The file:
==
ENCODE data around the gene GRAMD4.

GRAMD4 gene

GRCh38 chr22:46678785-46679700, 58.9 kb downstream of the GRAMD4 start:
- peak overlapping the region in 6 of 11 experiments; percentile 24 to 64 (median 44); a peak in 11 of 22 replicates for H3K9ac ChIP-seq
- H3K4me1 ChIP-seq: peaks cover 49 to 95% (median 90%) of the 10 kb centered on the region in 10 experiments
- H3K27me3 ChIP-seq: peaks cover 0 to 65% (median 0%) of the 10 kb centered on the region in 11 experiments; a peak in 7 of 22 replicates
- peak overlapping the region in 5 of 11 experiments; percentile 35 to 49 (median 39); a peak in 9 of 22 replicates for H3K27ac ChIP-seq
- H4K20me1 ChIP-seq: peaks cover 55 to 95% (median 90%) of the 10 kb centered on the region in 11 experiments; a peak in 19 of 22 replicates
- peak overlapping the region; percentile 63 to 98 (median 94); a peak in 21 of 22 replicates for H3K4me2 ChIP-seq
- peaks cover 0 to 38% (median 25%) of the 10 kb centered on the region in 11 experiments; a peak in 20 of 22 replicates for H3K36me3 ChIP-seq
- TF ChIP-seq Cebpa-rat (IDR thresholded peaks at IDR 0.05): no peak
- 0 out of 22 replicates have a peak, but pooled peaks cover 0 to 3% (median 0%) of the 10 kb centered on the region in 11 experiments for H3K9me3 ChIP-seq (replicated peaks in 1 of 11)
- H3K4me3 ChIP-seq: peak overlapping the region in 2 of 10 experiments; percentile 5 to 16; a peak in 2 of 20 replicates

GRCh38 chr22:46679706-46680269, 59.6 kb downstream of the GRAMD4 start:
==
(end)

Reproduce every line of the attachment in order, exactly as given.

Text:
ENCODE data around the gene GRAMD4.

GRAMD4 gene

GRCh38 chr22:46678785-46679700, 58.9 kb downstream of the GRAMD4 start:
- peak overlapping the region in 6 of 11 experiments; percentile 24 to 64 (median 44); a peak in 11 of 22 replicates for H3K9ac ChIP-seq
- H3K4me1 ChIP-seq: peaks cover 49 to 95% (median 90%) of the 10 kb centered on the region in 10 experiments
- H3K27me3 ChIP-seq: peaks cover 0 to 65% (median 0%) of the 10 kb centered on the region in 11 experiments; a peak in 7 of 22 replicates
- peak overlapping the region in 5 of 11 experiments; percentile 35 to 49 (median 39); a peak in 9 of 22 replicates for H3K27ac ChIP-seq
- H4K20me1 ChIP-seq: peaks cover 55 to 95% (median 90%) of the 10 kb centered on the region in 11 experiments; a peak in 19 of 22 replicates
- peak overlapping the region; percentile 63 to 98 (median 94); a peak in 21 of 22 replicates for H3K4me2 ChIP-seq
- peaks cover 0 to 38% (median 25%) of the 10 kb centered on the region in 11 experiments; a peak in 20 of 22 replicates for H3K36me3 ChIP-seq
- TF ChIP-seq Cebpa-rat (IDR thresholded peaks at IDR 0.05): no peak
- 0 out of 22 replicates have a peak, but pooled peaks cover 0 to 3% (median 0%) of the 10 kb centered on the region in 11 experiments for H3K9me3 ChIP-seq (replicated peaks in 1 of 11)
- H3K4me3 ChIP-seq: peak overlapping the region in 2 of 10 experiments; percentile 5 to 16; a peak in 2 of 20 replicates

GRCh38 chr22:46679706-46680269, 59.6 kb downstream of the GRAMD4 start: